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The Lang Cat: Platform custody costs will not fall to 15 bps

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Platform custody costs will not bottom out at 15 bps in the next five to 10 years, according to The Lang Cat.

The platforms, pensions and investment consultancy says in a report on the advised platform market that since 2011 custody costs have fallen by seven to eight basis points, or 18 per cent.

The Lang Cat says it disagrees with the commonly-held view that costs will bottom out at 0.15 per cent.

It says this would require a 57 per cent drop in costs from their current average of 0.35 per cent, based on a £200,000 portfolio.

The report says there are not large margins left for continued price cuts, and that if further savings are to be made they will come from asset management charges.

The Lang Cat predicts that costs will settle at around 0.30 per cent in five years’ time, and 0.25 per cent in 10 years’ time.

The report also says the advised market will follow the direct-to-consumer market and introduce price caps.

It says: “Price capping has issues that need careful consideration.

“It’s true that servicing a customer with £5m doesn’t cost 50 times as much as servicing one with £100,000.

“But how a platform arrives at the conclusion about how much revenue is enough is an interesting question. And a platform will always need to have a high proportion of customers below the cap level to allow for revenues to increase.”

The report shows that new business has been going to the market rate, suggesting advisers are choosing solutions based on factors other than price.

The Lang Cat market analysis manager Terry Huddart says: “There is a general view that custody costs have further to fall and will eventually level out at 0.15 per cent in the future, but we’re pretty convinced that won’t happen in the next five to 10 years and question whether it will ever be sustainable.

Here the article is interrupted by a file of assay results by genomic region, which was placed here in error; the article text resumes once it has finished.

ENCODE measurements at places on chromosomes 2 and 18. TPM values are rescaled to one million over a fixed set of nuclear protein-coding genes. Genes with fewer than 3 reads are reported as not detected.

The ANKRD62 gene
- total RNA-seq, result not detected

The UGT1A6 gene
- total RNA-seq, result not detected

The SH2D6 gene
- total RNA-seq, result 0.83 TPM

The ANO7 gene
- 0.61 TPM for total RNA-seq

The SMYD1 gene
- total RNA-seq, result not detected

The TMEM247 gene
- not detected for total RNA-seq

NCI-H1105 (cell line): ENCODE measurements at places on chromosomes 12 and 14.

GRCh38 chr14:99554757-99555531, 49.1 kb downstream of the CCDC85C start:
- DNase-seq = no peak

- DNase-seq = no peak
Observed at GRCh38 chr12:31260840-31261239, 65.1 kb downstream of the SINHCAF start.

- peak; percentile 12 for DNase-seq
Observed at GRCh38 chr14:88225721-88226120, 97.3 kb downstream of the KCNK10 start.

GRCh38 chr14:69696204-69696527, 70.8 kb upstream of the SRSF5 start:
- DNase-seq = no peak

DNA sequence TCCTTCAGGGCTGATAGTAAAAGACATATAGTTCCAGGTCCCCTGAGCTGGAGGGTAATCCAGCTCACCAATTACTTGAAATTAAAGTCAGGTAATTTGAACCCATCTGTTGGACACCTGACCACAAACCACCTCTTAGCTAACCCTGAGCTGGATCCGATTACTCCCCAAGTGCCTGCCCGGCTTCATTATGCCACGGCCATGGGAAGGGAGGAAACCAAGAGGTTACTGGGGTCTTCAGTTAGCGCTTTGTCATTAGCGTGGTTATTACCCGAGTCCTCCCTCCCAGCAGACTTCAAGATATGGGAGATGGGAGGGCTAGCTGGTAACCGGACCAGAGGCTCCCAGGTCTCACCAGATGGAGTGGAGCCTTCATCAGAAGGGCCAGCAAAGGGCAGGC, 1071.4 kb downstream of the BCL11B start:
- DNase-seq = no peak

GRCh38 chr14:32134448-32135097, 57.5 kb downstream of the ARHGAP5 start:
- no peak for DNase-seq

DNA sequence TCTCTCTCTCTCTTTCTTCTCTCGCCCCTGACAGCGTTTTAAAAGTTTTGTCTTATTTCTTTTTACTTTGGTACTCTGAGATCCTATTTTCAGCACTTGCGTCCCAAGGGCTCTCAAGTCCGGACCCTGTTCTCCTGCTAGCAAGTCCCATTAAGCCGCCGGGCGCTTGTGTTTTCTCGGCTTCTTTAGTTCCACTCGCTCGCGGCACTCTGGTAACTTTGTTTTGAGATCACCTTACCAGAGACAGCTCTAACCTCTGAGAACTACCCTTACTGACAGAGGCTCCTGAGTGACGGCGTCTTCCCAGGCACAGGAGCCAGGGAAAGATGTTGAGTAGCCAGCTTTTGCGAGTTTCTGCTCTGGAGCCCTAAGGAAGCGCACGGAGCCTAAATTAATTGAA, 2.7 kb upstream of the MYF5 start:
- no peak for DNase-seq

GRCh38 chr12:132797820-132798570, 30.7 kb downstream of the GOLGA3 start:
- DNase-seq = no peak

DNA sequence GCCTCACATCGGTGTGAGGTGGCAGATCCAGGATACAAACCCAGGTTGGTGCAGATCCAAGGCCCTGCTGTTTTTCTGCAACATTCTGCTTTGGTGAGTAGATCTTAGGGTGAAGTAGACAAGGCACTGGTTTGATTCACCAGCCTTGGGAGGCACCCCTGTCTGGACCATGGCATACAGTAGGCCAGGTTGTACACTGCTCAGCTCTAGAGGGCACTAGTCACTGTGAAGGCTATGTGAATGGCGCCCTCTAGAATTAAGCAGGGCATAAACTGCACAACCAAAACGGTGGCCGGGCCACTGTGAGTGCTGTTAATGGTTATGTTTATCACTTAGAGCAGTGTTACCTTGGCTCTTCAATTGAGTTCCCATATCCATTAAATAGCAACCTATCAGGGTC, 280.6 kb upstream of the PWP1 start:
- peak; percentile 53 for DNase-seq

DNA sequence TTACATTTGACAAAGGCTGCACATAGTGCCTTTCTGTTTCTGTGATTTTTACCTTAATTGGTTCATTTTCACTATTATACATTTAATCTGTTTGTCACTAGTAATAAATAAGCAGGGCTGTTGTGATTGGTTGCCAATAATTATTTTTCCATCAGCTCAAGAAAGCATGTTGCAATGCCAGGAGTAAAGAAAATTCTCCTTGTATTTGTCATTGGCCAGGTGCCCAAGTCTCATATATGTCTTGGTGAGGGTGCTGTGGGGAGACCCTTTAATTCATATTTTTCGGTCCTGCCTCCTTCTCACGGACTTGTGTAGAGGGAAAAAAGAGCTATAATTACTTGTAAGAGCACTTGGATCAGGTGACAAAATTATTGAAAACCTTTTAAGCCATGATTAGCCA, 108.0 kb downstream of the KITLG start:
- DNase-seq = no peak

“Investors are typically now paying 18 per cent less than pre-RDR, but that fall has happened during a period where legislation and a competitive bloodbath combined to produce a price war that has since plateaued. A further 57 per cent drop therefore looks unlikely in the next decade.”

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Comments

There are 4 comments at the moment, we would love to hear your opinion too.

  1. Anthony Peters 13th July 2015 at 1:04 pm

    From the information we gather I would support the views of Lang Cat and believe that 0.15% is simply not financially sustainable in the present market!

  2. I completely disagree. Custody, reporting and rebalancing of portfolios is a commodity and as economics students know, commoditisation leads to significant pricing pressure as platform offerings become homogenised. Scale, efficiency and cost control are the key drivers of the successful investment platforms in the future, as has happened in the USA where the market is dominated by three large providers which charge NO basis points but modest transaction/activity fees. In ten years’ time I reckon we’ll look back and laugh that any thought that a platform could even charge 15 bps!

    • Hi Jason,

      Thanks for taking an interest in the report. Even if you don’t agree with all of our findings, I hope you found it at least thought provoking.

      The commoditisation theory is a fair point but I actually think there will continue to be tangible diversification across UK platform propositions. Due to the degree of diversity and number of financially robust platforms with good scale, it’s very hard to see that the UK will follow the US and Australia by consolidating into three or four platforms.

      I don’t agree the conditions for platforms to charge well below 15 bps (regardless of mechanism) and continue to provide the necessary levels of service are going to be there (in the foreseeable future anyway).

      One thing is for sure though, time will tell.

      Terry

  3. Peter Robertson 13th July 2015 at 10:35 pm

    I agree that a 57% cut in costs is unlikely but it isn’t necessary to get from 35bps to 15bps. If all business went to the lowest cost (as opposed to charge) platforms the average cost would be 20bps. Not everyone is going to do that but the situation is quite like the investment side – to go from 75-100bps to 10-15bps for UK equities doesn’t need a huge cost cutting exercise, just a switch from active to index. In the US the index trend accounts for 95% of net cash flow while platform custody is as good as free today.

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